Huttle, Wagner Propose Legislation to Protect Senior Citizens with Dementia from Abuse and Neglect
Thursday, December 27, 2012 • 8:22am
The treatment of senior citizens with memory loss who reside in group home facilities has come under scrutiny in recent months, culminating in the announcement of legislative action by two members of the New Jersey Assembly.
Memory Care Living at Potomac Homes, a company that operates a score of such facilities in New Jersey, has been accused of abuse and reelect of its resident patients. In on case, a senior citizen with dementia wandered four blocks from a residential facility and was found standing alone in a vehicular intersection. In another case, a Hoboken priest, whose 89 year-old aunt resided in one such facility, complained that he found her alone, unconscious and abandoned, without having been bathed for days or weeks. The priest insisted that his aunt be hospitalized, yet the staff dragged their feet before doing so. The aunt died only days later. According to the Bergen Record, State inspectors have found Memory Care Living at Potomac Homes to be a “chronic offender.”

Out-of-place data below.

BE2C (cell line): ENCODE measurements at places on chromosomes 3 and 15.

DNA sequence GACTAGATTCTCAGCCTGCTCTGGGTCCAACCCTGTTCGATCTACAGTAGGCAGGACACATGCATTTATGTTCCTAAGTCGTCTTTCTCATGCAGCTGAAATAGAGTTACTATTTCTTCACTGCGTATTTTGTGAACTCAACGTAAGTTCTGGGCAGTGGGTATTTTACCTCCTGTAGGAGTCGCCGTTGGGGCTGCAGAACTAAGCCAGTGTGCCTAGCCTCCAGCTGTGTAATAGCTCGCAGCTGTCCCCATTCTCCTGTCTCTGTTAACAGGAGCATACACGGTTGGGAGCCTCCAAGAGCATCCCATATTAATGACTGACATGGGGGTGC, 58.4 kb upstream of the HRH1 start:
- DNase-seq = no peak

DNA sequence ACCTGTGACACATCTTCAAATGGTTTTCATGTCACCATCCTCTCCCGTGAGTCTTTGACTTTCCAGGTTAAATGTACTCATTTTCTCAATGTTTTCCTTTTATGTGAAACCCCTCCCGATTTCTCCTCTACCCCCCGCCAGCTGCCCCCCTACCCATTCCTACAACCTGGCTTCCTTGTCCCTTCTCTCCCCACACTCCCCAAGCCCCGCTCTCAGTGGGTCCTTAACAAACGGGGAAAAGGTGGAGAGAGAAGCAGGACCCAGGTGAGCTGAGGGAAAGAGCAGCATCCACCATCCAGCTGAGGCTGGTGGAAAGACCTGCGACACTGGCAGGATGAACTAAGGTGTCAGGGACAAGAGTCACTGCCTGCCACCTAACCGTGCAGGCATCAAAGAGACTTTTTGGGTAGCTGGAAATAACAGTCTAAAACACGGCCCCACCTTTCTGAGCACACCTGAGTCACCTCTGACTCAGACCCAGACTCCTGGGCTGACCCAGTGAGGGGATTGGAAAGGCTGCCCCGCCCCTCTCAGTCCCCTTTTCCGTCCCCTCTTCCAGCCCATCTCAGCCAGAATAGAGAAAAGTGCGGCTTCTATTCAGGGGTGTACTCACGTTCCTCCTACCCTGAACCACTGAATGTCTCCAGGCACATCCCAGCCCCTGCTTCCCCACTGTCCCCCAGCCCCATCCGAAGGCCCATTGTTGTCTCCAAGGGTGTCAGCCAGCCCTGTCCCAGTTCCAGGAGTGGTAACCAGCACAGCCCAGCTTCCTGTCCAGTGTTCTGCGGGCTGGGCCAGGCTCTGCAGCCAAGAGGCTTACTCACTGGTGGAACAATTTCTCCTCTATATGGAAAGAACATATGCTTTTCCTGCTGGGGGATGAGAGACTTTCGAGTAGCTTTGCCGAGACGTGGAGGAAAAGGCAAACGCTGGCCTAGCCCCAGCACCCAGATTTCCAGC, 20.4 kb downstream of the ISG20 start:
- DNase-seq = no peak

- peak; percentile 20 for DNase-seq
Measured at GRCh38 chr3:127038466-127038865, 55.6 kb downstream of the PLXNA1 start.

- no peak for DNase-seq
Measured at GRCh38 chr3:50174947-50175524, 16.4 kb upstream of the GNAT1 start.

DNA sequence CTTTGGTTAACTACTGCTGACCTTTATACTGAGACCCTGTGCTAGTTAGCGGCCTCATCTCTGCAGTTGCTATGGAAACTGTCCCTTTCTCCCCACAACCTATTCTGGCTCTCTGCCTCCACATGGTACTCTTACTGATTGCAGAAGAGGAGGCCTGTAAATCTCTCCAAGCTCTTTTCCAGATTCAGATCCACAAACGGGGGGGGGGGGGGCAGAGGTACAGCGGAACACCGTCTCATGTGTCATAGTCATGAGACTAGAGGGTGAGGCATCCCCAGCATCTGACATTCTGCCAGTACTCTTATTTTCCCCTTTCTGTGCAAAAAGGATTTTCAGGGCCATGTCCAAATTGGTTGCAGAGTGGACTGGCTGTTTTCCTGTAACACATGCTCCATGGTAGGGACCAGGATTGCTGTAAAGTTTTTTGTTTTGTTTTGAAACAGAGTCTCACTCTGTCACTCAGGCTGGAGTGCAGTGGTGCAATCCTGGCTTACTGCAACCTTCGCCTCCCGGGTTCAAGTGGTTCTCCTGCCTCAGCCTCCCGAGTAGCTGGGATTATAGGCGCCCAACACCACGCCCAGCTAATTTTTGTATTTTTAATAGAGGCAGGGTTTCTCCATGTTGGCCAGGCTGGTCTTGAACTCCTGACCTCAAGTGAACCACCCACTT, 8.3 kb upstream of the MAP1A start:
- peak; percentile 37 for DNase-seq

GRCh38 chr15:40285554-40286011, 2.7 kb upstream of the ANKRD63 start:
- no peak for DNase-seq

These reported incidents have resulted in Assemblywoman Valerie Vanier Huttle (D., Bergen) and Assemblywoman Connie Wagner (D., Bergen/Passaic) to initiate legislation that would “improve state oversight in order to combat abuse in these facilities.” According to Assemblywoman Huttle, who chairs the Human Services Committee, “I am concerned about the lack of accountability and oversight of these facilities cited in the report... The incidents are too many and too disturbing to ignore. Individuals with Alzheimer's are especially vulnerable and we must ensure that they are receiving appropriate care in a safe environment. This is a health and safety issue and a consumer issue."
Memory Care Living of Potomac Homes advertizes its program as follows: “Our mission is to create stimulating, safe and supportive surroundings in our memory care homes, maintain an essential connection with the resident and their family, while helping the family with the complexities and challenges of dementia.”
Assemblywoman Wagner points out that "Placing a loved one in a home is often a difficult decision. These diseases are debilitating and require a level of care that many are unable to provide at home. The incidents cited in this report are heartbreaking... Families who entrust the care of their relatives to these facilities should have the peace of mind that their loved ones are getting the care they need and require."
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